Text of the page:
Author Topic: teaching the English alphabet to students with an logographic or syllabic L1s  (Read 1843 times)

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Offline ryanfoster1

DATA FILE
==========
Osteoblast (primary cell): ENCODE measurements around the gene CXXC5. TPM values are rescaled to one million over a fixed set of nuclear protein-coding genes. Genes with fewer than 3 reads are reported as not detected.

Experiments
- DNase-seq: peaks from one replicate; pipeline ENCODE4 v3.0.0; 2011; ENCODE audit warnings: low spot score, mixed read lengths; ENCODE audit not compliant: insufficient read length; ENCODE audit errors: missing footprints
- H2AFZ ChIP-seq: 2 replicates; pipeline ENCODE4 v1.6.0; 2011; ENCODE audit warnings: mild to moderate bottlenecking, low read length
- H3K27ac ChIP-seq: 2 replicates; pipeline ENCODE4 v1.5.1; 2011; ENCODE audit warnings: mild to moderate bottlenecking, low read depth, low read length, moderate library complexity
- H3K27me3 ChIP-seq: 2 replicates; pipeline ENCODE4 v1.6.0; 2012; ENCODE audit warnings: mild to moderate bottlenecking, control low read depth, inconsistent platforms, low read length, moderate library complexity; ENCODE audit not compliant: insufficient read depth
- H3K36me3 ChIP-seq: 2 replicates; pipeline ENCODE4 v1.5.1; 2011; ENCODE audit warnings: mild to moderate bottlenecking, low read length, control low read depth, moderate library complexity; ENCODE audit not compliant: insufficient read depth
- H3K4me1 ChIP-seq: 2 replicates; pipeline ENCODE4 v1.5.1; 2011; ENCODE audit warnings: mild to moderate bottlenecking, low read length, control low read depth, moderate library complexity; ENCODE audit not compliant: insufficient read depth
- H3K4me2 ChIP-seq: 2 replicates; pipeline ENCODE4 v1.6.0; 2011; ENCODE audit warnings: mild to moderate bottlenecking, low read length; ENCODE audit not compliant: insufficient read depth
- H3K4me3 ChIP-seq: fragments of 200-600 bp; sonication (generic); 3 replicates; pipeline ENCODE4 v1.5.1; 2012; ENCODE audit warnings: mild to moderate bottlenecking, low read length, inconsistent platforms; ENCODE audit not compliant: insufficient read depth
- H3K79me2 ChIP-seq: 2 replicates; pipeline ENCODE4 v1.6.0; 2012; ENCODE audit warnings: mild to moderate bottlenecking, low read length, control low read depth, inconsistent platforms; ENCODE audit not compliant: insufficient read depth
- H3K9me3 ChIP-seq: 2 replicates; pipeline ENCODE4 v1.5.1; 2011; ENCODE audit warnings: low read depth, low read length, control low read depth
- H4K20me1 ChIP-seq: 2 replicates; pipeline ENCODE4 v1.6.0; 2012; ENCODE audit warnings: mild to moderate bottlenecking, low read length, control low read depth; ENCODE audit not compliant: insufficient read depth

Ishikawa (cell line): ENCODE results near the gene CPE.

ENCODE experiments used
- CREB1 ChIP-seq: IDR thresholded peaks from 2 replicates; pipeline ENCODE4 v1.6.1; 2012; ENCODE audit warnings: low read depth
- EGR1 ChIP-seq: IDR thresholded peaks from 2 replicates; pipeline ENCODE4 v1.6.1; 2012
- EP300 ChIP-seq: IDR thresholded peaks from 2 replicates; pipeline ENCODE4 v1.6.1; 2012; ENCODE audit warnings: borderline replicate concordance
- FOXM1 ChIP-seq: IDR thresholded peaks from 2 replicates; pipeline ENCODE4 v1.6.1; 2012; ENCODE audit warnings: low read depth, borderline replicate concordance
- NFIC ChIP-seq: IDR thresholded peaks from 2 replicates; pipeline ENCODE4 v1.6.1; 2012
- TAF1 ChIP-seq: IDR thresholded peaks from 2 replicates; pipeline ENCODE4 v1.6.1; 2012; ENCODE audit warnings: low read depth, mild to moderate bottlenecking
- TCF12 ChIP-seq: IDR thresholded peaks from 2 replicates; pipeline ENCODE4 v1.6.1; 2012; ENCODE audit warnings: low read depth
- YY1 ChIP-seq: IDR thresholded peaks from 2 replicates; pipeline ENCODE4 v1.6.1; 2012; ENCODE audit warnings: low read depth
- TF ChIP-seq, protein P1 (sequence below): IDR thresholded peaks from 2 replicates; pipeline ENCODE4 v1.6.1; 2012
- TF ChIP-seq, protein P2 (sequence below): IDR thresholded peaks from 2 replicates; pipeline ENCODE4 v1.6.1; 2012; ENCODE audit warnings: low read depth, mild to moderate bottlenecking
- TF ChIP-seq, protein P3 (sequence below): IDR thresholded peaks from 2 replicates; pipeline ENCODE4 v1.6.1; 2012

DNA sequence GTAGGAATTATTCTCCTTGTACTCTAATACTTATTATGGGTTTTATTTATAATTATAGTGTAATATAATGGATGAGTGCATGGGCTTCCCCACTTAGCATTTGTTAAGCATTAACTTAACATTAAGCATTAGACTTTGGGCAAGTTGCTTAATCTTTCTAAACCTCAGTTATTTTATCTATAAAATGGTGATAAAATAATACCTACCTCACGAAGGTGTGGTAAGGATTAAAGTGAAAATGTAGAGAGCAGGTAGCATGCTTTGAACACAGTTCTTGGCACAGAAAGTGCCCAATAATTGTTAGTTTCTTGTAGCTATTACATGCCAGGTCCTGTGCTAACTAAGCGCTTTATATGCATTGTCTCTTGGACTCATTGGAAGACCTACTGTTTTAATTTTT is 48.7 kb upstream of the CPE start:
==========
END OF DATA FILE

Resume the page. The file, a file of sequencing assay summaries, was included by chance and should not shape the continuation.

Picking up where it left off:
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Hey guys, I was wondering if you had any thoughts or experiences about the difficulties of teaching the English writing system  to speakers whose first language doesn't have an alphabet.  Syllabic langauges like Arabic, or especially logographic languages like Chinese or Japanese seem like they would produce speakers who are used to reading and writing in a way that's different than English.  Is it difficult to teach students the process of putting together symbols that represent individual phonemes?  Is there any difference between the teaching processes used on students with a logographic L1 vs an alphabetic one like Spanish?  I would imagine that there is a different psycholinguistic process involved in reading and writing alphabets vs logograms, since when writing an alphabetic language, you first have to access what you know about how letters combine to form words, whereas in a logographic language, you just need to mentally access the symbol for the word itself.  I also wonder if this is more of a factor in the early stages of English acquisition, since, for native speakers at least, eventually you reach a level of knowledge of English words that you don't need to go through the bottom up processing of combining letters to make words, as you just remember what a word looks like as a whole.  Would this make it more difficult for L2 learners from a logographic background, in that they would have to mechanically combine the letters in the words for a long time before they get enough exposure for it to be automatic, or would they be at an advantage, since in their L1 they are used to accessing a single symbol rather than a combination of symbols when remembering a word.  Maybe this would make it more predisposed to memorizing the entire word rather than having to build words from the letter level up.  Anyway these are just some musings on this particular problem.  Please let me know you're perspective or experience about this a a potential factor in teaching.